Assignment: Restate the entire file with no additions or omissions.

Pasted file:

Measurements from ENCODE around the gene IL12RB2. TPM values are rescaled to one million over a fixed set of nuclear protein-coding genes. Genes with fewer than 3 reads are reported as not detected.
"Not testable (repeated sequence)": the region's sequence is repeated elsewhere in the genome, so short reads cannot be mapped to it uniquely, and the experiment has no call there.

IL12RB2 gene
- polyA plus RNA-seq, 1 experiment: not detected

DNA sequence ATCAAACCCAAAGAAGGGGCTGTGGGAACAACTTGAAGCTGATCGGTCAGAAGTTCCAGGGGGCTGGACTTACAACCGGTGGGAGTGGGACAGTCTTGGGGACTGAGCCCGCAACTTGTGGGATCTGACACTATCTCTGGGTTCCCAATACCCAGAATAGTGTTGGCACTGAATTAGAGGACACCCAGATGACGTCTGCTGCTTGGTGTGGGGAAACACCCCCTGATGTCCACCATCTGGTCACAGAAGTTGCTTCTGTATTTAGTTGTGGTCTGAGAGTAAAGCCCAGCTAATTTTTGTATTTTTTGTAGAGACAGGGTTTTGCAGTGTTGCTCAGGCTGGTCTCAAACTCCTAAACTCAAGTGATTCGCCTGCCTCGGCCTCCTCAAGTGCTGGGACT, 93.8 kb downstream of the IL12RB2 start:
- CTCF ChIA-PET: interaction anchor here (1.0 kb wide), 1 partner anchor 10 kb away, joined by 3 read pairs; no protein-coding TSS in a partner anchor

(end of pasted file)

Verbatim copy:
Measurements from ENCODE around the gene IL12RB2. TPM values are rescaled to one million over a fixed set of nuclear protein-coding genes. Genes with fewer than 3 reads are reported as not detected.
"Not testable (repeated sequence)": the region's sequence is repeated elsewhere in the genome, so short reads cannot be mapped to it uniquely, and the experiment has no call there.

IL12RB2 gene
- polyA plus RNA-seq, 1 experiment: not detected

DNA sequence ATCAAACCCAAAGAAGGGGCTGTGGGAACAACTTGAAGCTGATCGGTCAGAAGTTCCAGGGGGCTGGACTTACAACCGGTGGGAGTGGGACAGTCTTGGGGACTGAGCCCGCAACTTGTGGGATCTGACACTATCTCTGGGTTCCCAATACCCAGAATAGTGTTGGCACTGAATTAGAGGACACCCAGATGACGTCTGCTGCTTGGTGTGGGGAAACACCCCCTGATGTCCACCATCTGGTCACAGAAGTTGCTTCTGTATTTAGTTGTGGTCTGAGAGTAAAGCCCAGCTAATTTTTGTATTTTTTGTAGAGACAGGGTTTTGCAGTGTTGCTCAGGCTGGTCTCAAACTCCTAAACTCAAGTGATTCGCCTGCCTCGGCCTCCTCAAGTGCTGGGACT, 93.8 kb downstream of the IL12RB2 start:
- CTCF ChIA-PET: interaction anchor here (1.0 kb wide), 1 partner anchor 10 kb away, joined by 3 read pairs; no protein-coding TSS in a partner anchor